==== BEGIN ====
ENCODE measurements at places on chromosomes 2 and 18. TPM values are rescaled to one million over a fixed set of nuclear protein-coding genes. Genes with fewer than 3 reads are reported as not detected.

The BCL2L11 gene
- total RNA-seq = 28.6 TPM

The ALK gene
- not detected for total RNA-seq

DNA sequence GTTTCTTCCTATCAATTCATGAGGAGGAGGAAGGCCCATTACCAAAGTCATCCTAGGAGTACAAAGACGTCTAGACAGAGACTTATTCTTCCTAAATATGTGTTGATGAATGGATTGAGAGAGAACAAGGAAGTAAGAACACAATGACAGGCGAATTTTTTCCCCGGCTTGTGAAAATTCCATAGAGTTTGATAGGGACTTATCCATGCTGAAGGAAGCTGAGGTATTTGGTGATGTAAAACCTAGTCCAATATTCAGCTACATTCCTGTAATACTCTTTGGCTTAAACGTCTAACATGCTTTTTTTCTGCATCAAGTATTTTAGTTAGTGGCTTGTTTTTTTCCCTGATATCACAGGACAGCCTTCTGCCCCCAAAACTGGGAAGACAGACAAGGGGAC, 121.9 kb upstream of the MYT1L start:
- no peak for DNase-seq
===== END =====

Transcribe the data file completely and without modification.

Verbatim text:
ENCODE measurements at places on chromosomes 2 and 18. TPM values are rescaled to one million over a fixed set of nuclear protein-coding genes. Genes with fewer than 3 reads are reported as not detected.

The BCL2L11 gene
- total RNA-seq = 28.6 TPM

The ALK gene
- not detected for total RNA-seq

DNA sequence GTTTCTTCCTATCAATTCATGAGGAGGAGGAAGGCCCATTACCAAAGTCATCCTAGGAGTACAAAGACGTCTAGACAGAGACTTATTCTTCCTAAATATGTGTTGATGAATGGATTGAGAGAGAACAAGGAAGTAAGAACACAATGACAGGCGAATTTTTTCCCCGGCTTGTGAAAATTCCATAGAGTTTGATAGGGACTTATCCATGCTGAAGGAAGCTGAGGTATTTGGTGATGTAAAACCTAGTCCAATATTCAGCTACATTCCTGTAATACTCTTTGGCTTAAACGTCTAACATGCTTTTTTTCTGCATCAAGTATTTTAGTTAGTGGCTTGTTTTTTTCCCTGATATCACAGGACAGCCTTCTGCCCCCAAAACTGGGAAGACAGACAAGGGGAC, 121.9 kb upstream of the MYT1L start:
- no peak for DNase-seq